The Board of Larimer County Commissioners voted 3-0 on Aug. 19 to ask voters to extend part of the county jail tax that sunsets on Dec. 31. The operations portion of the current 0.20 percent sales tax is 0.15 percent (15-hundredths of 1 percent or 1½ cents on a $10 purchase) and the commissioners are asking that amount to be extended for 25 years.

Larimer County has developed many criminal justice programs that cost taxpayers less than jail incarceration. These alternatives are more effective, but without adequate jail funding they could be reduced because they are not mandated.

“We’ve got to be able to operate the jail and we’ve got to be prepared financially should another disaster hit the county,” Commissioner Lew Gaiter III said. “At the same time we don’t want to jeopardize the great alternative criminal justice programs we have.”

Commissioner Tom Donnelly echoed Gaiter’s comment. “We want to continue to keep the jail population down and address mental health as we’re doing now. Our incarceration rate is much lower than the state of Colorado’s and we can only maintain this standard if we have funding,” Donnelly said.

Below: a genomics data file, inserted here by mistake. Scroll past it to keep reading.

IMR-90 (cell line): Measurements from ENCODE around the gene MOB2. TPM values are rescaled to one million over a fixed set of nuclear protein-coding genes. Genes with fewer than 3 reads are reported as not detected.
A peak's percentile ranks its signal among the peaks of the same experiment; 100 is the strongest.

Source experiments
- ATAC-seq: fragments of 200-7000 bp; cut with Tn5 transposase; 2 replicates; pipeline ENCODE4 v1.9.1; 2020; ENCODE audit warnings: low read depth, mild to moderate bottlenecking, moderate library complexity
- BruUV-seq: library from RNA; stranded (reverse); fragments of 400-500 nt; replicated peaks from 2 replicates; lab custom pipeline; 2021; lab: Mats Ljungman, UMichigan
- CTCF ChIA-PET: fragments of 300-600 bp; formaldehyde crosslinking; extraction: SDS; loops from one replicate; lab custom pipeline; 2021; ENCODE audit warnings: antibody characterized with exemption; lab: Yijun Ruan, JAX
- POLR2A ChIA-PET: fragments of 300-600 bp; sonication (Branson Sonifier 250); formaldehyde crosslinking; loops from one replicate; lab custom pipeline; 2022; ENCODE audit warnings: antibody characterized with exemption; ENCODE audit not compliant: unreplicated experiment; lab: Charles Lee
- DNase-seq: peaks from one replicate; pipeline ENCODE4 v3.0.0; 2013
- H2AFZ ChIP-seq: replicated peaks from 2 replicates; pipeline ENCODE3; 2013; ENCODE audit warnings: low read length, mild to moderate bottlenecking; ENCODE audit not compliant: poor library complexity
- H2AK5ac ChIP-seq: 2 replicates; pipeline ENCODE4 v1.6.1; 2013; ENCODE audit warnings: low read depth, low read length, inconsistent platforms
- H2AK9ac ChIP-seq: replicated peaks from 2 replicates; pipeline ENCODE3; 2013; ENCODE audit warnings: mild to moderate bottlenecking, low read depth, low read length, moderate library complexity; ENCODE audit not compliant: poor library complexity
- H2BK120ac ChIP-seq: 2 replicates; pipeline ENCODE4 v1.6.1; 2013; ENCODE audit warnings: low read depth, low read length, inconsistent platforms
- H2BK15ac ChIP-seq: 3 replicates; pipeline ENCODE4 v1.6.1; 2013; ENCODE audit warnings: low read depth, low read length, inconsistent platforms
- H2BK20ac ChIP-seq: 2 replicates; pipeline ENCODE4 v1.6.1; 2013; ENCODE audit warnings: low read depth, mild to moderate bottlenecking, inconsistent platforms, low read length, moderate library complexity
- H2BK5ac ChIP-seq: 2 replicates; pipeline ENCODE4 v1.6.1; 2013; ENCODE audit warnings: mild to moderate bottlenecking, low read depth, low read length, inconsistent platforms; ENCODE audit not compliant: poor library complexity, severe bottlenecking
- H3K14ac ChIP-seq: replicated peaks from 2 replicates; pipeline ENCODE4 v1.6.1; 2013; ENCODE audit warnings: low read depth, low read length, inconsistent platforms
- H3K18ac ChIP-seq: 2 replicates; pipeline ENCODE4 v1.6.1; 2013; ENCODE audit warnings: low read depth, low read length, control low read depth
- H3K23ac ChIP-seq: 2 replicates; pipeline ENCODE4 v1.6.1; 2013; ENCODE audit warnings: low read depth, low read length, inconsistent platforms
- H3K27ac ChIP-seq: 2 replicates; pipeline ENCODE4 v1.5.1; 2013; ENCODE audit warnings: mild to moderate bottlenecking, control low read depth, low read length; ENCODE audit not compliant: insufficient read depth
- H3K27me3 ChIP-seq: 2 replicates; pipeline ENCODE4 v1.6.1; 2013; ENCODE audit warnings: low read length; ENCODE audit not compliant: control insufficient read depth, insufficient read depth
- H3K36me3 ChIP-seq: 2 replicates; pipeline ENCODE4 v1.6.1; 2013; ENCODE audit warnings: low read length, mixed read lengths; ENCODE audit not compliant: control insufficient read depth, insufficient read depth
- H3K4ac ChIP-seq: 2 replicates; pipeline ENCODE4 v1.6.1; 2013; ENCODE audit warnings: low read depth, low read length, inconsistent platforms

The current tax contributes about $7.5 million to the jail budget, or slightly less than one third of the detention center’s operating cost of $24 million annually.

If the tax is not extended, some existing programs would be cut and funding for new programs like mental health services and the Wellness Court would be limited. Other impacts of inadequate funding would be to let offenders out of jail early and reduce our ability to respond to future disasters.

“Through the budget over the last several years we have been able to cut about $2.5 million in advance of this sunsetting jail operation tax,” Commissioner Steve Johnson said. “However, as of Jan. 1, 2015 we will have to take an additional $5 million out of reserves to continue to operate the jail. We could not have predicted the fires or last year’s flooding. We have already pulled over $20 million out of our reserves for fire and floods and to pull $5 million more would hurt important services citizens depend on.”

If approved by voters in November, projections show that the tax could generate enough revenue to prevent the county from using reserves to balance the 2015 budget. In future years, the dedicated funding for the jail would free up general fund revenue for other needs in criminal justice, social services, transportation or programs associated with the county’s 5-Year strategic plan.

Larimer County builds reserves for large capital expenses and emergencies. Not extending the tax will result in slower recovery from future emergencies resulting in delayed road rebuilding and infrastructure repair.

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